Following the classic genetic approach of disrupting a gene to reveal its protein's function, researchers predicted that disabling telomerase in cells that normally express it would shorten chromosomes. Gottschling screened for pre-existing telomerase mutants in yeast, and found that these cells indeed have shrinking telomeres (M. Singer, D. Gottschling, Science, 266:404-9, 1994). With her colleagues, Greider-who in 1988 moved to Cold Spring Harbor Laboratory and is now a senior staff scientist there-used an antisense RNA that silences human telomerase's RNA template, which caused HeLa cells to die after 23 to 26 divisions (J. Feng et al., Science, 269:1236-41, 1995). "These results indicate that human telomerase is a critical enzyme for the growth and proliferation of immortal tumor cells," says Calvin Harley, a coauthor of the paper and vice president of research at Geron.
Geron Corp. was founded in 1992 to apply principles of cell senescence to treat disorders of aging (see story on page 1). One project tracks unusually short telomeres as a marker of accelerated aging in cells forming blood vessel inner linings (E. Chang, C.B. Harley, PNAS, 92:11190-4, 1995). Such cellular aging raises the risk of heart attack and stroke. The reported work was done in cultured cells, but the researchers plan to develop a test to predict atherosclerosis risk. "This is the first evidence utilizing the techniques of telomere biology to suggest that the aging of vascular cells contributes to atherosclerosis and, possibly, other cardiovascular diseases," notes Harley. "It also suggests that telomere length might be useful in predicting the onset of atherosclerosis."
Cancer Studies: Rockefeller's Titia de Lange investigates telomerase activity in peripheral blood cells. Halting telomere extension in cancer cells might open a new treatment approach. The first step toward applying telomere biology to cancer treatment is to establish correlations between telomere length (and too-active telomerase) and the cancerous state. So far, the data strikingly support the presence of telomerase activity in cancer cells, but not in healthy cells. This is largely the work of Shay's laboratory in Dallas, in collaboration with researchers at Hiroshima University School of Medicine and Geron.
"We've looked at more than 1,000 human primary cancers, and 90 percent of them have telomerase activity," Shay reports (N.W. Kim et al., Science, 266:2011-5, 1995). A telomerase assay may also have prognostic value (E. Hiyama et al., Nature Medicine, 1:249-55, 1995). "There is a good correlation with the stage of disease. The more advanced the cancer, the higher the telomerase activity," Shay adds. He and his collaborators have found this to be true for several types of cancer.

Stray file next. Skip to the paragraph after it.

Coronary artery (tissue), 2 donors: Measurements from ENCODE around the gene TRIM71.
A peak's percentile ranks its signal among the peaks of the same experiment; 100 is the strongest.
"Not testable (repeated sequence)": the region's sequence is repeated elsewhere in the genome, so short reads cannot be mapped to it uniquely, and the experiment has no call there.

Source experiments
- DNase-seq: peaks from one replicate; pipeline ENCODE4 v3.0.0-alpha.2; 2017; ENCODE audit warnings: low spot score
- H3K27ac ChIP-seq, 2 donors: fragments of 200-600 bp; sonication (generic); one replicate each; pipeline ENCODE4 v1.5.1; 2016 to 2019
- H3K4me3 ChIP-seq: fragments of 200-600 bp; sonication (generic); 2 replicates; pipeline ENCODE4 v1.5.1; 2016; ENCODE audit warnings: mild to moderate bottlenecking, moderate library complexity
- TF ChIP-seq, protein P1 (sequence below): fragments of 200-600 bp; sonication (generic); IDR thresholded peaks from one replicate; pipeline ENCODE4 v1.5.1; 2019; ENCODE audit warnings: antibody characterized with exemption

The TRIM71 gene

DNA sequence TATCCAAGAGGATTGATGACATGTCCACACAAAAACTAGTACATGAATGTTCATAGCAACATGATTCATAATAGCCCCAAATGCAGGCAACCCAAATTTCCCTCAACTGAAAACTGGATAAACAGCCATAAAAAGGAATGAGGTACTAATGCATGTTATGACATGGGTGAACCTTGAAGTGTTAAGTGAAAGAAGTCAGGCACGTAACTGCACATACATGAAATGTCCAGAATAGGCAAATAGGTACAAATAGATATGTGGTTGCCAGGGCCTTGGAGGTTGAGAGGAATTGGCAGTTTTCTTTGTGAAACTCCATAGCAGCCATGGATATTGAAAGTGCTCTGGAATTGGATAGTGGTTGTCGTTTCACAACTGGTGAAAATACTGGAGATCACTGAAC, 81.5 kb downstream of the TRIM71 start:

Particularly exciting is a correlation between increased telomerase activity and severity of illness seen in breast cancer (E. Hiyama, Journal of the National Cancer Institute, 88:116-22, 1996). Shay suggests that surgeons might be able to use a telomerase test to choose an appropriate treatment. A tumor with low telomerase activity might be effectively treated with a lumpectomy, whereas a tumor with high telomerase activity would require a mastectomy and chemotherapy.
The telomerase-cancer connection is not absolute, prompting investigators to urge caution in developing a telomerase-inhibiting drug. Unspecialized "stem" cells, such as those in the skin and small intestine, show weak telomerase activity. Titia de Lange and her group were surprised to detect low telomerase activity in peripheral blood cells, which are mature, specialized cells. The team had been assaying telomerase activity in leukemias and checked white blood cells from healthy blood or bone-marrow donors as controls (D. Broccoli, J.W. Young, T. de Lange, PNAS, 92:9082-6, 1995). "We hadn't expected telomerase activity in those cells-T and B cells-because others had shown that telomeres shorten in those cells," de Lange comments.
Telomerase level in blood cells isn't sufficient to lengthen the telomeres, Shay says, but even weak activity in healthy cells means that blocking telomerase may cause side effects. "We will watch in particular for potential side effects on hematopoietic and peripheral blood cells" in developing telomerase inhibitors as drugs, Harley remarks.
A second reason researchers cite for caution in inhibiting telomerase is that cells may have evolved ways to circumvent disabled telomerase. For example, some human cancer cell lines have long telomeres but no telomerase activity. These cells must keep their telomeres another way, researchers surmise. "In yeast, it is clear that there are [other] pathways for telomere maintenance," explains Virginia Zakian, a professor of molecular biology at Princeton University. "If you knock down telomerase, you see suppressor cells that can survive without it."
If cells have backup ways to lengthen telomeres, blocking telomerase to treat cancer could backfire by "naturally selecting" cancer cells that can survive without telomerase. "In a tumor, you'd be selecting something with a growth advantage. So you might have to hit two things, target more than one pathway," Zakian adds. Although researchers at Geron are already searching for telomerase inhibitors, telomere biologists say it's too soon to think about clinical trials. "It is a nice story because there are nice correlations. But we're not yet sure of the biology, and we can't manipulate it yet. So I'm a healthy skeptic," declares Gottschling. Still, the convergence of several lines of basic research, combined with convincing correlations between increased telomerase level and cancer severity, is making telomere biology a deservedly hot topic. Says Shay: "The optimism is justified for now."
SIDEBAR : TELOMERE BIOLOGY RESOURCES
Ricki Lewis, a freelance science writer based in Scotia, N.Y., and is the author of several biology textbooks. She is online at firstname.lastname@example.org.